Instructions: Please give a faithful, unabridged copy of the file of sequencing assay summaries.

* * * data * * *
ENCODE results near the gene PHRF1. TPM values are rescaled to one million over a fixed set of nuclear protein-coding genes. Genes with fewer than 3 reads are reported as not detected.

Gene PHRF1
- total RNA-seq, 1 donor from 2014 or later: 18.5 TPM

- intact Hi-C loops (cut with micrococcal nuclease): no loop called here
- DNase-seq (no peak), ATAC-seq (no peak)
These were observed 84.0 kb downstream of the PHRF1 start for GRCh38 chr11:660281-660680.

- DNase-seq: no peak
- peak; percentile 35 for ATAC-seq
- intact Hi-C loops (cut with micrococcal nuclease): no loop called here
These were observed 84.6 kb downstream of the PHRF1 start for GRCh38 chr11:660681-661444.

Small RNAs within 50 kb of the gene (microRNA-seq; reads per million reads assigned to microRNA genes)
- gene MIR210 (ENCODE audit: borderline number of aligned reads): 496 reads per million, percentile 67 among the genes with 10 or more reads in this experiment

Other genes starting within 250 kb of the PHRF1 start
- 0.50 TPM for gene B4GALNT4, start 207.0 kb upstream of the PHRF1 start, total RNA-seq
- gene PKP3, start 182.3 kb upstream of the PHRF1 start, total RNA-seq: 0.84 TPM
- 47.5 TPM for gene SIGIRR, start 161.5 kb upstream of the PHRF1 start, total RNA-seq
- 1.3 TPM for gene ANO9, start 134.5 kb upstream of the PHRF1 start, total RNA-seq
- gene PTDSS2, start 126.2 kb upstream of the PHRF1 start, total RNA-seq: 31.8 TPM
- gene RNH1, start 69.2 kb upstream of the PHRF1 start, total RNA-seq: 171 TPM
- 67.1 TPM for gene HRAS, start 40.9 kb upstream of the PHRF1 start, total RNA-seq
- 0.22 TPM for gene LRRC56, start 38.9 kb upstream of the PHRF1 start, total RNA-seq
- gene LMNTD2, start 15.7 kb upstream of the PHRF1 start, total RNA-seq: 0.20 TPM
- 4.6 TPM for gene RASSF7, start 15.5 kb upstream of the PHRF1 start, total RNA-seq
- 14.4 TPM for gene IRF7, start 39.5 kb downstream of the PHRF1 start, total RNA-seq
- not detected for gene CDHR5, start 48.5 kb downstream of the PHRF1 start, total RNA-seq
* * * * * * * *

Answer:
ENCODE results near the gene PHRF1. TPM values are rescaled to one million over a fixed set of nuclear protein-coding genes. Genes with fewer than 3 reads are reported as not detected.

Gene PHRF1
- total RNA-seq, 1 donor from 2014 or later: 18.5 TPM

- intact Hi-C loops (cut with micrococcal nuclease): no loop called here
- DNase-seq (no peak), ATAC-seq (no peak)
These were observed 84.0 kb downstream of the PHRF1 start for GRCh38 chr11:660281-660680.

- DNase-seq: no peak
- peak; percentile 35 for ATAC-seq
- intact Hi-C loops (cut with micrococcal nuclease): no loop called here
These were observed 84.6 kb downstream of the PHRF1 start for GRCh38 chr11:660681-661444.

Small RNAs within 50 kb of the gene (microRNA-seq; reads per million reads assigned to microRNA genes)
- gene MIR210 (ENCODE audit: borderline number of aligned reads): 496 reads per million, percentile 67 among the genes with 10 or more reads in this experiment

Other genes starting within 250 kb of the PHRF1 start
- 0.50 TPM for gene B4GALNT4, start 207.0 kb upstream of the PHRF1 start, total RNA-seq
- gene PKP3, start 182.3 kb upstream of the PHRF1 start, total RNA-seq: 0.84 TPM
- 47.5 TPM for gene SIGIRR, start 161.5 kb upstream of the PHRF1 start, total RNA-seq
- 1.3 TPM for gene ANO9, start 134.5 kb upstream of the PHRF1 start, total RNA-seq
- gene PTDSS2, start 126.2 kb upstream of the PHRF1 start, total RNA-seq: 31.8 TPM
- gene RNH1, start 69.2 kb upstream of the PHRF1 start, total RNA-seq: 171 TPM
- 67.1 TPM for gene HRAS, start 40.9 kb upstream of the PHRF1 start, total RNA-seq
- 0.22 TPM for gene LRRC56, start 38.9 kb upstream of the PHRF1 start, total RNA-seq
- gene LMNTD2, start 15.7 kb upstream of the PHRF1 start, total RNA-seq: 0.20 TPM
- 4.6 TPM for gene RASSF7, start 15.5 kb upstream of the PHRF1 start, total RNA-seq
- 14.4 TPM for gene IRF7, start 39.5 kb downstream of the PHRF1 start, total RNA-seq
- not detected for gene CDHR5, start 48.5 kb downstream of the PHRF1 start, total RNA-seq